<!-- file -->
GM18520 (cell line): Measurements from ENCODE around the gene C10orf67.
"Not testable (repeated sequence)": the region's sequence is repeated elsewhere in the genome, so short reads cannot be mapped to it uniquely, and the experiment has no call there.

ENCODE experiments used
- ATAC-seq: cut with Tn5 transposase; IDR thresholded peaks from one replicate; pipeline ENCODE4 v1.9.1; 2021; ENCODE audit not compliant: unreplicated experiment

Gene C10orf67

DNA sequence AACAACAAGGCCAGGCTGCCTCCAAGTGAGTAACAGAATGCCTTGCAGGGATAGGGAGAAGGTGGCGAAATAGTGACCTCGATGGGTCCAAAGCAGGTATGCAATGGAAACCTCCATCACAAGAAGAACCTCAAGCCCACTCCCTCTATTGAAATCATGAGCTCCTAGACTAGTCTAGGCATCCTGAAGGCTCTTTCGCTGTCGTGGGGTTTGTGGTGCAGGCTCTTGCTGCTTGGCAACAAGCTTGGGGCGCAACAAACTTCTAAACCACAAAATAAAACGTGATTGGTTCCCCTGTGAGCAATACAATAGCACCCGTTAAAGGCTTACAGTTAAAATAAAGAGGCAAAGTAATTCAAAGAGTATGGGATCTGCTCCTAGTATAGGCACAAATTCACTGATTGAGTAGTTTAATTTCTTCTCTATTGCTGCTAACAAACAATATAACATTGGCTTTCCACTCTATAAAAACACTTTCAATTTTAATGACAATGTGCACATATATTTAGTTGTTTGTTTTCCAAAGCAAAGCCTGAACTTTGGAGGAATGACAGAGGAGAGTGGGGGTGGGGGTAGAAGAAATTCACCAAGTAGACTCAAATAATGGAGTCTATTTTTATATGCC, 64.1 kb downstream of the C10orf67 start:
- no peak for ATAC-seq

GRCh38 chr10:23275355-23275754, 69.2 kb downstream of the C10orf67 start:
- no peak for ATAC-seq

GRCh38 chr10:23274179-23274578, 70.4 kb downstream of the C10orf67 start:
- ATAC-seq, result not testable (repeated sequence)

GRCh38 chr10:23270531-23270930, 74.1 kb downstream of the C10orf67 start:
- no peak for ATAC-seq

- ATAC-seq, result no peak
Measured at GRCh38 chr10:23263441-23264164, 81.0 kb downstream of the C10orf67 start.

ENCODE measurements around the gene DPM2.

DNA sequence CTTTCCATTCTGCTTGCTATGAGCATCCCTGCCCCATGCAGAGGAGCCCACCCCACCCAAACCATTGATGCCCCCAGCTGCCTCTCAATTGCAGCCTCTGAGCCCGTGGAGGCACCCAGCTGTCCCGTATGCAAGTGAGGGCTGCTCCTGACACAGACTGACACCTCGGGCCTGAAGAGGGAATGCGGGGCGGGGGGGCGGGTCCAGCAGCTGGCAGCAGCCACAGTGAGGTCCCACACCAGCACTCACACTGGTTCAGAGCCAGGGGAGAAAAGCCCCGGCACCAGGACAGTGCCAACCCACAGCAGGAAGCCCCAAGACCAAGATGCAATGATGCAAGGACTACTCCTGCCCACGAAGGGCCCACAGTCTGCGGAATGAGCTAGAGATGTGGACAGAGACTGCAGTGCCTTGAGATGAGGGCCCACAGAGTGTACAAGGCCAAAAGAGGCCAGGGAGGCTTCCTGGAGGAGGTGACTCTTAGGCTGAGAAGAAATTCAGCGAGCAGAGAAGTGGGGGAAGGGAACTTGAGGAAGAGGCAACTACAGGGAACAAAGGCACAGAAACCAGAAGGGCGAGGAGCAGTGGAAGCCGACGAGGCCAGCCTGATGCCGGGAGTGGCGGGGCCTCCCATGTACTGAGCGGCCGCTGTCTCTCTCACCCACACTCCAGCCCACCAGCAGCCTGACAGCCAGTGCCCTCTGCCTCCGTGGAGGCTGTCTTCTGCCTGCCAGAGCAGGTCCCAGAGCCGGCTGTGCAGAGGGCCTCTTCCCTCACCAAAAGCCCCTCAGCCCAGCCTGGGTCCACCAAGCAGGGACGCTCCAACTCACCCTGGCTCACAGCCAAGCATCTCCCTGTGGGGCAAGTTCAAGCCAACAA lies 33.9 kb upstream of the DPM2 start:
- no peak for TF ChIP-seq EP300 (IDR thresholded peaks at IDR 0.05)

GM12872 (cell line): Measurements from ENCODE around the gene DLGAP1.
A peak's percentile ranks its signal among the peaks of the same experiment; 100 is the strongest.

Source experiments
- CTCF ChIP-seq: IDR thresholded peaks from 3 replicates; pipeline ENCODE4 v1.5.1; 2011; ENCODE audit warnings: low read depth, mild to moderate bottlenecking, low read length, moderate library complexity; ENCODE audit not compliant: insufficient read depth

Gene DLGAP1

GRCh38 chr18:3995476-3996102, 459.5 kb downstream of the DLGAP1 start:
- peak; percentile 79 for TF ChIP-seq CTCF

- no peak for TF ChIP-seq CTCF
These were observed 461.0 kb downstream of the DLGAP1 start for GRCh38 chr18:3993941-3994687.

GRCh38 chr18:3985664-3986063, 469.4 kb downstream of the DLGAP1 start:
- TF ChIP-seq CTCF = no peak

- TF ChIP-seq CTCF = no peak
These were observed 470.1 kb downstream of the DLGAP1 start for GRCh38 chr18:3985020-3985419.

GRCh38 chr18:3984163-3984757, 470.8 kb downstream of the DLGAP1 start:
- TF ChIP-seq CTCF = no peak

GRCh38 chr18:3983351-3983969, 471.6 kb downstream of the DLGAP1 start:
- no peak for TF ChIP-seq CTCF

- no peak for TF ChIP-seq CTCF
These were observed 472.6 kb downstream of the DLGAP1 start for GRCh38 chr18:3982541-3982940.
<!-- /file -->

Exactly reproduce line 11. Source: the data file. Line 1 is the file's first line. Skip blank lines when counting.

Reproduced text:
- ATAC-seq, result not testable (repeated sequence)